Caminito is only a few blocks long, then it becomes poorer.
Our tour guide later told us that around sundown all the restaurants and shops close and the sidewalks are rolled up. It is very safe during the day, but we better not have our gringo fannies down here after dark. Well, OK then! Next!
Well, what was next was even worse. But let me add, when I get a tour I don’t just want the good news. I want to see what is really going on. This tour delivered:
So, you might say, this is interesting, the poor have brick homes. Well, I wouldn’t go asking for a bill of sale from some brick yard. Instead I might go looking for a report of items missing from the local ship yard.
Then, there is this:
Juan Peron was forced into exile in the early fifties. When this happened factions from labor groups and various left-wing organizations began to organize and arm themselves. The ruling junta hunted them down and killed many of them. There never was much stability. Then, in the late seventies Peronists won election and Juan eventually returned and was himself re-elected. He only lived a year, however, His then-wife and vice-president, Isabella took over. She created the first of what would be many death squads targeting the extreme left wing. But, as so often happens, It wasn’t long until Isabella was ousted by yet another military coup. And so, around 1978 began what in now known as the Dirty War. From then until 1982 the ruling junta began targeting not only the left wing, but anyone perceived as sympathizing with the left wing, including labor leaders and students. Their victims became known as “The Disappeared” How many disappeared? Nobody knows. Few who have provided estimates put the numbers below five figures.
One day, on their way to work, passersby were horrified to find bodies stacked like cord wood under this overpass. Each white sign represents the name of a victim. In time, the mothers of The Disappeared began to organize and, putting their own safety aside, they began to demonstrate on the Plaza de Mayo by banging pots and pans in front of the Casa Rosada. The junta, already losing favor with the public. dismissed them as crazy at first. But the public did not.
In order to distract their detractors, they turned to that time-honored favorite among failing governments. They started a war! Where? The Falkland Islands! What finally removed them from power? They lost the war! So now, history fans, we have come full circle. The tour’s over.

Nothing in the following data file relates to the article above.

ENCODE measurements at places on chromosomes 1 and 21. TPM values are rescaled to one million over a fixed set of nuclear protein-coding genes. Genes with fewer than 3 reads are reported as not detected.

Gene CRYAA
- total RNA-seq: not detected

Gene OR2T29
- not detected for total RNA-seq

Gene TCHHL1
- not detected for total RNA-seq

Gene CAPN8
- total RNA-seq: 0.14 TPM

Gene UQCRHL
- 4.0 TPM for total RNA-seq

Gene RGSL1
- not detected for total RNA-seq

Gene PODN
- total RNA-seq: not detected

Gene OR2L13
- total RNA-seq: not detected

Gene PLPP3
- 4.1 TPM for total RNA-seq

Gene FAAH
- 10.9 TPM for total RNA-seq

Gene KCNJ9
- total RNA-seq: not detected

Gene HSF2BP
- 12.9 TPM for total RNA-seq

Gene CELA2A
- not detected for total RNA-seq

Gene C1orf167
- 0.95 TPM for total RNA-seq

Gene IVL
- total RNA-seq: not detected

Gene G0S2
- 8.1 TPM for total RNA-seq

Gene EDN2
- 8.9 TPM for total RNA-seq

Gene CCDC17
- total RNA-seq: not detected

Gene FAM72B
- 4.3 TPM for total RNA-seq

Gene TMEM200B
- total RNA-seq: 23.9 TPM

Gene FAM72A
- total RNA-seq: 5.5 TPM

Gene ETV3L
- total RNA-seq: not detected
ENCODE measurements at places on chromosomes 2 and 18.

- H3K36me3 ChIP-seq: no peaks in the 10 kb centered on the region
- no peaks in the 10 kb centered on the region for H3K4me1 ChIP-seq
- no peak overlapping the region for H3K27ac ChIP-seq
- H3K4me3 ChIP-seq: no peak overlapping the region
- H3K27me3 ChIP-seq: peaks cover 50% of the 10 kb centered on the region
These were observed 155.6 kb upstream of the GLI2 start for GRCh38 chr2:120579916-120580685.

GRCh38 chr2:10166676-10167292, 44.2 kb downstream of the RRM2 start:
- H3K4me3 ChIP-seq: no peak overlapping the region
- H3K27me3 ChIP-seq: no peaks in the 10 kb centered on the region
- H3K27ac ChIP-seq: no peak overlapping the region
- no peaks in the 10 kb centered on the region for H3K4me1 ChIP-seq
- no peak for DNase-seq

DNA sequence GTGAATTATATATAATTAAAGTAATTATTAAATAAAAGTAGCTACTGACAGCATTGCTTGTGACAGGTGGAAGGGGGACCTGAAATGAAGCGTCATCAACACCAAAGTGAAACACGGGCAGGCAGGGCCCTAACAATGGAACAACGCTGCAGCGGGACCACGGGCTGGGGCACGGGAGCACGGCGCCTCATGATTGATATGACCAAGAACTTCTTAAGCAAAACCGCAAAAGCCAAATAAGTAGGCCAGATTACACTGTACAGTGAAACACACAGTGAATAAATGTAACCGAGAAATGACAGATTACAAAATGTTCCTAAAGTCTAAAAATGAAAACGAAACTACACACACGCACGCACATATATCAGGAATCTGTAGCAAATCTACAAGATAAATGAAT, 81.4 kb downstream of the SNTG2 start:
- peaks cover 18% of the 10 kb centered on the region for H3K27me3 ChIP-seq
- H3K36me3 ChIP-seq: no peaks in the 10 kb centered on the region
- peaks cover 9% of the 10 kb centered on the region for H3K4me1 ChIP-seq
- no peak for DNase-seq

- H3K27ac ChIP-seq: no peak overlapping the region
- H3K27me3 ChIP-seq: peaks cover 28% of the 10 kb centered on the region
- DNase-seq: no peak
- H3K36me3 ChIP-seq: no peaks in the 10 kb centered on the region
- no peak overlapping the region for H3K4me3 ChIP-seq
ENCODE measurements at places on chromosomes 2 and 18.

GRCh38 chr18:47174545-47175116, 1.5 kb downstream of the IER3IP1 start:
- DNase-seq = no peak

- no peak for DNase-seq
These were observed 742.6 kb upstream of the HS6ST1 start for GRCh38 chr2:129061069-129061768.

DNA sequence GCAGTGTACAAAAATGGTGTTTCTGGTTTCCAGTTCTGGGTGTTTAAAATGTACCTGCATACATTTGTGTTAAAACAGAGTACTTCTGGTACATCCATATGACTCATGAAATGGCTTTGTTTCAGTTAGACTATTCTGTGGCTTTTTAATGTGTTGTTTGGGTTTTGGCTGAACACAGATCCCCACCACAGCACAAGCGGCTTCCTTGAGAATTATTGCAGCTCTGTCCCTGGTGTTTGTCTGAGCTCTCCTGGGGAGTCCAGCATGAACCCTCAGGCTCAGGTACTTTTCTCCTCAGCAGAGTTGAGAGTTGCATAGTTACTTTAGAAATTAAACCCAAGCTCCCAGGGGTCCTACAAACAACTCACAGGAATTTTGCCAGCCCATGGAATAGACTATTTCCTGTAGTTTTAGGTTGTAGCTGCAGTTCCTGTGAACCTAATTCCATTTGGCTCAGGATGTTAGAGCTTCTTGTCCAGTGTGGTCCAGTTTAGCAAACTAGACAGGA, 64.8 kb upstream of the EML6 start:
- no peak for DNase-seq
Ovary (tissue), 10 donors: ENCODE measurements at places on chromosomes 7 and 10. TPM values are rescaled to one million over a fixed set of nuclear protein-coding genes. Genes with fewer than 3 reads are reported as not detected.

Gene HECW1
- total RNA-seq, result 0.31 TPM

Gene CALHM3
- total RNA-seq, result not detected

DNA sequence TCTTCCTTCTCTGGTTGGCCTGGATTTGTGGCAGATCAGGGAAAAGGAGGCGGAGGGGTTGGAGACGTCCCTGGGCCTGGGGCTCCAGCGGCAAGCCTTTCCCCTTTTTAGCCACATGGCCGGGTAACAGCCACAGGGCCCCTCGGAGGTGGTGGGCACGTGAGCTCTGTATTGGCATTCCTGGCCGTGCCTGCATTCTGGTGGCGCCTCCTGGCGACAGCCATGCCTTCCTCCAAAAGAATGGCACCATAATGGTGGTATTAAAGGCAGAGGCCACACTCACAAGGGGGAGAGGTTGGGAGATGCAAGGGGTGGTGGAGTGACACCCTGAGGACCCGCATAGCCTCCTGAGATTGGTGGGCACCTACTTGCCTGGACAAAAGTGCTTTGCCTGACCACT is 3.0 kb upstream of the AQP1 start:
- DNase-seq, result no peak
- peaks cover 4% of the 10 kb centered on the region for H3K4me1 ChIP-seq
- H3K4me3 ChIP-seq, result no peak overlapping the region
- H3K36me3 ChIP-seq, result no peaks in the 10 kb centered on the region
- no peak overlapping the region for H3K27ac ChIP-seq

The afternoon following the tour Dianne and I began the much-dreaded task of packing our bags.This would be our last night in South America. Because we were scheduled to attend a Tango show that night with our TWA group, we were allowed to delay putting our bags out till after midnight. A true blessing.
At 8:00pm our bus pulled up in front of Esquina Carlos Gardel, one of the more popular tango clubs in Buenos Aires. (Alan got us a fantastic deal for this dinner and show!) We had made plans to sit with Ron and Mary Shafer, our best friends from the cruise, but unfortunately by the time we got in there were no longer four seats available. So they spit us up and put Dianne and me with a group of Canadians.
While the seats were empty when we got there, by the time the show started they were full. And, this was a Tuesday night! We were served very nice dinners. Then the wine began to flow. It never stopped! Good one, Alan!
Then, it was time for the show!
The tango, they say, is a vertical expression of a horizontal desire. Properly done, they say, it is slow and tragic; a love that cannot be. Well, this show had it all!
Here is a very small sample:
OK people! Shut off those computers, get out there and dance!